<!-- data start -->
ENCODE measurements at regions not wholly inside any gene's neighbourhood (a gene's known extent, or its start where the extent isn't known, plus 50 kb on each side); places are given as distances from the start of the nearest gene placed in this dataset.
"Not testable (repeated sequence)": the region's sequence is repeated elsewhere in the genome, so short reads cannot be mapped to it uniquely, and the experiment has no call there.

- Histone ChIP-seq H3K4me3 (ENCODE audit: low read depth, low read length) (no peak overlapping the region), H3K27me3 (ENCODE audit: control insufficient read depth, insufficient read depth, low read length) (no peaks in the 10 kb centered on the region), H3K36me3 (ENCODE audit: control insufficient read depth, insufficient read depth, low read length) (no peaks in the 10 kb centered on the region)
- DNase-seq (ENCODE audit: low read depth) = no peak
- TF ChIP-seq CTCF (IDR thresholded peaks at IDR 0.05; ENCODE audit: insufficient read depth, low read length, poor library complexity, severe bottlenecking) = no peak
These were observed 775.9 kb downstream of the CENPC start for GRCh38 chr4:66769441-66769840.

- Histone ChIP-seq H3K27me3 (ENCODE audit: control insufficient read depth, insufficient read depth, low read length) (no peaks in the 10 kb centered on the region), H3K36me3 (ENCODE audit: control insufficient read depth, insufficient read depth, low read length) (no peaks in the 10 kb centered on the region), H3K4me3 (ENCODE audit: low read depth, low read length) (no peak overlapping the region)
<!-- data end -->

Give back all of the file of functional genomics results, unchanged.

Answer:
ENCODE measurements at regions not wholly inside any gene's neighbourhood (a gene's known extent, or its start where the extent isn't known, plus 50 kb on each side); places are given as distances from the start of the nearest gene placed in this dataset.
"Not testable (repeated sequence)": the region's sequence is repeated elsewhere in the genome, so short reads cannot be mapped to it uniquely, and the experiment has no call there.

- Histone ChIP-seq H3K4me3 (ENCODE audit: low read depth, low read length) (no peak overlapping the region), H3K27me3 (ENCODE audit: control insufficient read depth, insufficient read depth, low read length) (no peaks in the 10 kb centered on the region), H3K36me3 (ENCODE audit: control insufficient read depth, insufficient read depth, low read length) (no peaks in the 10 kb centered on the region)
- DNase-seq (ENCODE audit: low read depth) = no peak
- TF ChIP-seq CTCF (IDR thresholded peaks at IDR 0.05; ENCODE audit: insufficient read depth, low read length, poor library complexity, severe bottlenecking) = no peak
These were observed 775.9 kb downstream of the CENPC start for GRCh38 chr4:66769441-66769840.

- Histone ChIP-seq H3K27me3 (ENCODE audit: control insufficient read depth, insufficient read depth, low read length) (no peaks in the 10 kb centered on the region), H3K36me3 (ENCODE audit: control insufficient read depth, insufficient read depth, low read length) (no peaks in the 10 kb centered on the region), H3K4me3 (ENCODE audit: low read depth, low read length) (no peak overlapping the region)